What does all this mean? For a parent of a child on the spectrum, it means that my kid can study acting at a world-class acting school right in our own little Akron, Ohio.

Recently, Tommy was asked to be a “co-star” at C.A.D.A. This means that he will work with a class of younger students as sort of a mentor/helper. Tommy’s father and I couldn’t be more thrilled. Tommy has gone from a timid pre-teen who was frightened by everything, including a loud service bell, to a full-fledged teenage actor in a leadership role.

If your child has autism, you might consider enrolling him or her in acting classes in your hometown. I’m sure acting courses can benefit your child. These classes have made all the difference in Tommy’s life.

On Stage on the Spectrum

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Awareness Isn’t Enough: We Need Autism Acceptance Month

This is an interesting article I found on: www.psychcentral.com

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Why have a month for autism awareness? Look at the numbers — in 2014, the CDC suggests that 1.7% of the US population is on the autism spectrum, which is 1 in 59. The percentage is similar in other countries as well, and only 31% have co-existing intellectual disability.

Many people you would not suspect to be on the autism spectrum actually are, and they experience social stress, anxiety, and sensory challenges. They might seem sort of different or quirky, but also often talented and knowledgeable in areas of interest. Dan Ackroyd, who has Asperger’s (now referred to as Autism Level 1), took his interests and turned them into the movie, Ghostbusters.

Why call it autism acceptance?

There are different ways of processing the world, which is called neurodiversity. The medical model of autism focuses only on disability. The neurodiversity model recognizes whole people with strengths as well as challenges who process experience differently. In accepting that there are different ways of taking in experiences and expressing ourselves, we accept neurodiversity. Our brains can work differently; we’re still valuable people making our way in the world.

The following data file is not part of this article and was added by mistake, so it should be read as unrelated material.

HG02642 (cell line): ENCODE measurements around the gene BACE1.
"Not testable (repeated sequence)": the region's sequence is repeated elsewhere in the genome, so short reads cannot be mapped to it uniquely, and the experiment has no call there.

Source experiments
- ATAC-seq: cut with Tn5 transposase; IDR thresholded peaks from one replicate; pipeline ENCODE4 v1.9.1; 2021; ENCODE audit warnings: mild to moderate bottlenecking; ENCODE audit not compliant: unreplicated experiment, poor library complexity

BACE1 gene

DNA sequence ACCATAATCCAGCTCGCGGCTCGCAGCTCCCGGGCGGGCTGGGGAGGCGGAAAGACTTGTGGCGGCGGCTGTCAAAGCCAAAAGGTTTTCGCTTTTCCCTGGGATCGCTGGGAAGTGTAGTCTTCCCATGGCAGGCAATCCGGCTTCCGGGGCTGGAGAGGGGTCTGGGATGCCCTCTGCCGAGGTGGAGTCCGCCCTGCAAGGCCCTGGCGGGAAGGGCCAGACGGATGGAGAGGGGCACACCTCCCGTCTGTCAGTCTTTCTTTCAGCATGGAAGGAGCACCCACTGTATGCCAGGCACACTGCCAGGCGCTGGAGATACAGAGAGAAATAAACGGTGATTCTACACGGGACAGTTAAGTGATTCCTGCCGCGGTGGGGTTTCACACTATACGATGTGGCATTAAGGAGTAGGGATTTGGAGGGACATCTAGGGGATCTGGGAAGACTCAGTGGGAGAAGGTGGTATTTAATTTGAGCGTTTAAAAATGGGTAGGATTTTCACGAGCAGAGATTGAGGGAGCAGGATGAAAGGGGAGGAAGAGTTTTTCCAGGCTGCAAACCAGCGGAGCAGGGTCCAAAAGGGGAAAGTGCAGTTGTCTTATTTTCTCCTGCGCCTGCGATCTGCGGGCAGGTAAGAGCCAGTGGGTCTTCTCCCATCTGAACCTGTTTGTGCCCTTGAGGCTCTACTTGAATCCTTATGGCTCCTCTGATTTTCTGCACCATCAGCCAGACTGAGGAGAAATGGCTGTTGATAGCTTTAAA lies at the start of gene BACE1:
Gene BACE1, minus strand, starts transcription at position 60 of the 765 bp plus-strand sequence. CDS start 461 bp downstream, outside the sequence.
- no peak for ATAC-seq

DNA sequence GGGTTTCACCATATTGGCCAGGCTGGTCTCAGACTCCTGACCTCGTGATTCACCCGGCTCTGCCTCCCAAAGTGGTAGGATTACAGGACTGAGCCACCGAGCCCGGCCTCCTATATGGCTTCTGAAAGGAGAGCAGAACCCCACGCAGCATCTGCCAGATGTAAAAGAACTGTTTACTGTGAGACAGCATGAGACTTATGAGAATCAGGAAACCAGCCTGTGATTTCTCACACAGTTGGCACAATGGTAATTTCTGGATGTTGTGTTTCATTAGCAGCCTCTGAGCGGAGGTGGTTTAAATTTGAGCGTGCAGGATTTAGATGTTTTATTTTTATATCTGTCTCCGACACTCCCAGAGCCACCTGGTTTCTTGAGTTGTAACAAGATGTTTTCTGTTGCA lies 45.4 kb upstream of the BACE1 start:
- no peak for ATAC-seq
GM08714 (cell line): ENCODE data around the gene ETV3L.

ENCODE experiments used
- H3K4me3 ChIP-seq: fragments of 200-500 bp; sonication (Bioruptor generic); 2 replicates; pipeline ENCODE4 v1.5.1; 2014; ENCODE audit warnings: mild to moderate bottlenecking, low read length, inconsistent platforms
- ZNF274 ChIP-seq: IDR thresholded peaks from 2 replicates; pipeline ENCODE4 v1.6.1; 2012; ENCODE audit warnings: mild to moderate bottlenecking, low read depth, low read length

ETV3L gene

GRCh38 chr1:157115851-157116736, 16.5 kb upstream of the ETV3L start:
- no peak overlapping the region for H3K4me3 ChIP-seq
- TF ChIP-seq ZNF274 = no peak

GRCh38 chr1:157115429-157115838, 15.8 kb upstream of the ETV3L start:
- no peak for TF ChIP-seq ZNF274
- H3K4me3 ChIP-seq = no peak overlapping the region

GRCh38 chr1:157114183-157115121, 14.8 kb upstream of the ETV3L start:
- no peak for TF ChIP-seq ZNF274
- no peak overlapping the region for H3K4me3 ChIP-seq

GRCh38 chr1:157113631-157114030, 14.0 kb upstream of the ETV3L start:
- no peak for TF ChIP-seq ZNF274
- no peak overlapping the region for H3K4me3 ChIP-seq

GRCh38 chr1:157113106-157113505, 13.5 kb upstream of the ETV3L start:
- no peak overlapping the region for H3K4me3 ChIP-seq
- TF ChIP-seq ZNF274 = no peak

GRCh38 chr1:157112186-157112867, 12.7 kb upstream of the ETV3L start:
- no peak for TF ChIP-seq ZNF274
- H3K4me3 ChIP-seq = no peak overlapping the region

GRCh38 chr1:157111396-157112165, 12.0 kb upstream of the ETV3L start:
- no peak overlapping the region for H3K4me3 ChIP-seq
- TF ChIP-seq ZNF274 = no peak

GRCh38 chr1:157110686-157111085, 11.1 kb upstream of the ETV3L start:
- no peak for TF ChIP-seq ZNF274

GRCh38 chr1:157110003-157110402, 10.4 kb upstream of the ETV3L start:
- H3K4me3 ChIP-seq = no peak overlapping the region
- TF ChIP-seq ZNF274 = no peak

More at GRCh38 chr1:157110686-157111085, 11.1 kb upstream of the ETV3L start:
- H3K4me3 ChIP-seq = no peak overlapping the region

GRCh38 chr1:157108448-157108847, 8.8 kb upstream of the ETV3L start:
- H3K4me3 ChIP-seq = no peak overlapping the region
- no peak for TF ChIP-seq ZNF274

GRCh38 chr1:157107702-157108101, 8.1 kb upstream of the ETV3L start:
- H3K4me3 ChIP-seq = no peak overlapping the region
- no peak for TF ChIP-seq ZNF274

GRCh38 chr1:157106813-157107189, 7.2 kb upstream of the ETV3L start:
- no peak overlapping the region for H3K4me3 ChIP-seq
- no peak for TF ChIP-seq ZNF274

The disability model focuses on what people on the autism spectrum (neurodivergent) don’t do “normally,” like social relatedness. While it has its challenges, many with autism are proud to be neurodivergent and the popular phrase is “No two people with autism are alike.” People can mistakenly assume those on the spectrum are aloof, lack feelings, and are uninterested in others; it follows that the abilities of neurodivergent people are misunderstood. In fact, people on the spectrum have intense feelings, empathy, and often want relationships, although they express this differently. They value truth and integrity, have high standards, and in being detail focused, they often have insights or perceptions that others miss.
The people who fit the “normal” model of processing (neurotypicals) and those who are neurodivergent both have much to say, but they say it in different ways. There can be misunderstanding and “mind blindness” on both sides. We need to understand each other.

What better way is there to understand the experience and perspective of those on the autism spectrum than to read it in their own authentic voices? Terra Vance, a gifted autistic writer, has a blog on Psych Central – “Unapologetically Aspie.” In this thought-provoking piece she writes about the emotions of those with Asperger’s.

Other neurodivergent bloggers I suggest are:

Autistic writers can also give moving insight into understanding what it’s like being part of those who are neurodiverse. I strongly recommend the explorations of the experience and meaning of getting a diagnosis in these two blog posts: Searching for Identity in a Neurotypical World and A Life Illuminated.

So, let’s celebrate Autism Awareness Month with awareness, acceptance and curiosity about neurodiversity. Let’s improve the communication between neurodivergents and neurotypicals. Let’s address misperceptions, which I try to do in my blog, but importantly, by going directly to the experiences of neurodivergent people themselves.

And let’s call this “Autism Acceptance Month.”

Awareness Isn’t Enough: We Need Autism Acceptance Month